by Jake Rosenfeld
The delivery service start-up Jet.com promises many things to its employees, including unlimited vacation, generous parental leave, and meals provided by the company. Many Silicon Valley firms now provide similar perks as they seek to entice workers in a tightening labor market.
What sets Jet.com apart from its peers is the promise of something ostensibly less tangible: financial transparency. The firm offers its salaried employees real-time financial information detailing how the company is performing. Why share such valuable data? The practice is part of the firm’s effort to cultivate a culture of transparency, which, CEO Marc Lore hopes, will engender greater worker trust, happiness, and, in the end, productivity.
Workers and their representatives have fought to “open the books” of their firms for generations. In the United Auto Worker’s strike against General Motors in 1945-1946, union leader Walter Reuther demanded access to the company’s financial information. GM resisted, as did many firms then and as many continue to today, classifying company financial data – information like detailed revenue reports – as proprietary, and off-limits to employees.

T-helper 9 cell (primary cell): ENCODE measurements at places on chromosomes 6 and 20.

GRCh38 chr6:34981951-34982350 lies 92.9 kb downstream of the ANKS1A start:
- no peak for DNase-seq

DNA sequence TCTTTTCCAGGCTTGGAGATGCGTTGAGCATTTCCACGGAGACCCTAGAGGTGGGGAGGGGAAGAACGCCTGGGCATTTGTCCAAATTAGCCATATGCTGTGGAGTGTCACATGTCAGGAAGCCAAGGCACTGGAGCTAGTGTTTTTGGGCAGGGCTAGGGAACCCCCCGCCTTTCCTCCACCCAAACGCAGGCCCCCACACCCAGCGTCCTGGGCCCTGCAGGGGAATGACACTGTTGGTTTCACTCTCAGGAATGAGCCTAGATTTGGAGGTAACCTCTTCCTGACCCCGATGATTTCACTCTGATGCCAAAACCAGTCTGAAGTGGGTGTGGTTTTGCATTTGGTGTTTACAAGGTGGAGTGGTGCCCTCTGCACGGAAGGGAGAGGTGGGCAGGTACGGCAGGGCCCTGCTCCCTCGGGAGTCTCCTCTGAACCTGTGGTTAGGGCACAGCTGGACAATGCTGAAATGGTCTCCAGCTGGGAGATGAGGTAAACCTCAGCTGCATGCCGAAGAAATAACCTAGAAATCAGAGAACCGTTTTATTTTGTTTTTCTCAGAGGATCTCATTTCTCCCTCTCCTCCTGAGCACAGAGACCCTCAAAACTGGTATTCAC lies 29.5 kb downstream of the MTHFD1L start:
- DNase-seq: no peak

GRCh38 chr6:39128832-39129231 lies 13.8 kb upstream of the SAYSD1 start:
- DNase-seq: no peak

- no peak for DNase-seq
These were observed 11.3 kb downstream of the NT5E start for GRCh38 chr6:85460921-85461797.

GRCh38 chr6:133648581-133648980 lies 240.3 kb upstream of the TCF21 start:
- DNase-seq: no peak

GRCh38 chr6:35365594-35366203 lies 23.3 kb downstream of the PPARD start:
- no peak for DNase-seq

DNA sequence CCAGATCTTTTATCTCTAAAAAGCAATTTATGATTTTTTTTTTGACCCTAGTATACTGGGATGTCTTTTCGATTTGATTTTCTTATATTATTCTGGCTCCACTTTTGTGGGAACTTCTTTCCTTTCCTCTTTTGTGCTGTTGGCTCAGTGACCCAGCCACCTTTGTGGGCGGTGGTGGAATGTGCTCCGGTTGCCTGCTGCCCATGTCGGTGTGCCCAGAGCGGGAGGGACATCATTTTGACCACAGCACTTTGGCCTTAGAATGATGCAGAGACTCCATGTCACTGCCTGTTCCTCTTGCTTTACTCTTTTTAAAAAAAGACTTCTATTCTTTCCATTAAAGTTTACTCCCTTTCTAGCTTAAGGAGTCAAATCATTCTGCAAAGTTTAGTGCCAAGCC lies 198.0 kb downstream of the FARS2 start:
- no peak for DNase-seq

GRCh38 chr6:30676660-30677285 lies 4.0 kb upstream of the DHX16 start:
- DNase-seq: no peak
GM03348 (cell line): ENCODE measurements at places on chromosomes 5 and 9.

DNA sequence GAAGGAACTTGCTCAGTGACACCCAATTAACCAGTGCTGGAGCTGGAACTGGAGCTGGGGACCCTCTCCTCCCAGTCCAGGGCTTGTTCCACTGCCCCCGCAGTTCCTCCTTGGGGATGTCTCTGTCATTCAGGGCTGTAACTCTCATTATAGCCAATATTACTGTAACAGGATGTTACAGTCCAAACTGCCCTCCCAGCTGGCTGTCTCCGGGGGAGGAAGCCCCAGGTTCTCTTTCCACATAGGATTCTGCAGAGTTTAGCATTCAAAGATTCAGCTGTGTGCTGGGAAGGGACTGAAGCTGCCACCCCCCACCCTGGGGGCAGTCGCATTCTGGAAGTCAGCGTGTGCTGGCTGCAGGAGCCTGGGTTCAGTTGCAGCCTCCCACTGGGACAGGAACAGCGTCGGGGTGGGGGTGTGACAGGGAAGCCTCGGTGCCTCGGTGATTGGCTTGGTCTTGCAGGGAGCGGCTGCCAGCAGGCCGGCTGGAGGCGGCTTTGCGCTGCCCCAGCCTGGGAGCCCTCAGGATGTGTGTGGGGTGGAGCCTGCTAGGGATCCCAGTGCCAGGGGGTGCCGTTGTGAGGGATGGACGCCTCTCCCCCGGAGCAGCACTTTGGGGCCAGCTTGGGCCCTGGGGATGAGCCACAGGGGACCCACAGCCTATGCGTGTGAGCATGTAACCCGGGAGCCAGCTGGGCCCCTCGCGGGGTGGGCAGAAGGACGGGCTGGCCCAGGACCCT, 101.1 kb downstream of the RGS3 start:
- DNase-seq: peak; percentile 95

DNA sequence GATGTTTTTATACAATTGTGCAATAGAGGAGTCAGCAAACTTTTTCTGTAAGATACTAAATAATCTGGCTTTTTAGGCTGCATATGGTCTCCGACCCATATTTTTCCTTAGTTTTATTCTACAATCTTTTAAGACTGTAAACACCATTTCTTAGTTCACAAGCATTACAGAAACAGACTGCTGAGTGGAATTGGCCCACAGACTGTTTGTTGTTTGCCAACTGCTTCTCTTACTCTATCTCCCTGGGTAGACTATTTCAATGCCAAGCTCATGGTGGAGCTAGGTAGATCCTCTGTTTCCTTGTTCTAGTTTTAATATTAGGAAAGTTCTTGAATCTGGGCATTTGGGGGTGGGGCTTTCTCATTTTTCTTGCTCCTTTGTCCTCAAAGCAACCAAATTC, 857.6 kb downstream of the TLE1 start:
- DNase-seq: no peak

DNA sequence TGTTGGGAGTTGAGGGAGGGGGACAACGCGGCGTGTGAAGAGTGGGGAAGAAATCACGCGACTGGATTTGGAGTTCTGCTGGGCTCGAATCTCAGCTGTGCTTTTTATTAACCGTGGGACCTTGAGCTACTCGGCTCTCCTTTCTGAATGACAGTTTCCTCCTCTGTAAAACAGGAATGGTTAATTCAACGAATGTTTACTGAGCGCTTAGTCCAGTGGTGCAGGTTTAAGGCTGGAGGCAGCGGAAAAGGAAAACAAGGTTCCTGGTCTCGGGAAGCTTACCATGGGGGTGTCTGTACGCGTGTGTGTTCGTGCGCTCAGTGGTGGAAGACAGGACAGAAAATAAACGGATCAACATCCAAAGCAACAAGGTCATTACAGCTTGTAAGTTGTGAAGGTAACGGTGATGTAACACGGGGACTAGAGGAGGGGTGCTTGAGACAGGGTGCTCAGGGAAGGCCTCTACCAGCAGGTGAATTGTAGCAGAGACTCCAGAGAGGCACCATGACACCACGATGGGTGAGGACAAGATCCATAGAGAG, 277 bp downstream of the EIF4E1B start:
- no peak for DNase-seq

The existence of the exceptional companies like Jet.com, who preach and practice transparency, allows us to examine what, if any, tangible consequences financial transparency has on productivity, company profits and worker pay.
While it is too soon to tell whether Lore’s gamble on transparency generates a happier, more productive workforce, my research with fellow sociologist Patrick Denice suggests it could lead to a higher-paid workforce – an outcome Lore may not have intended.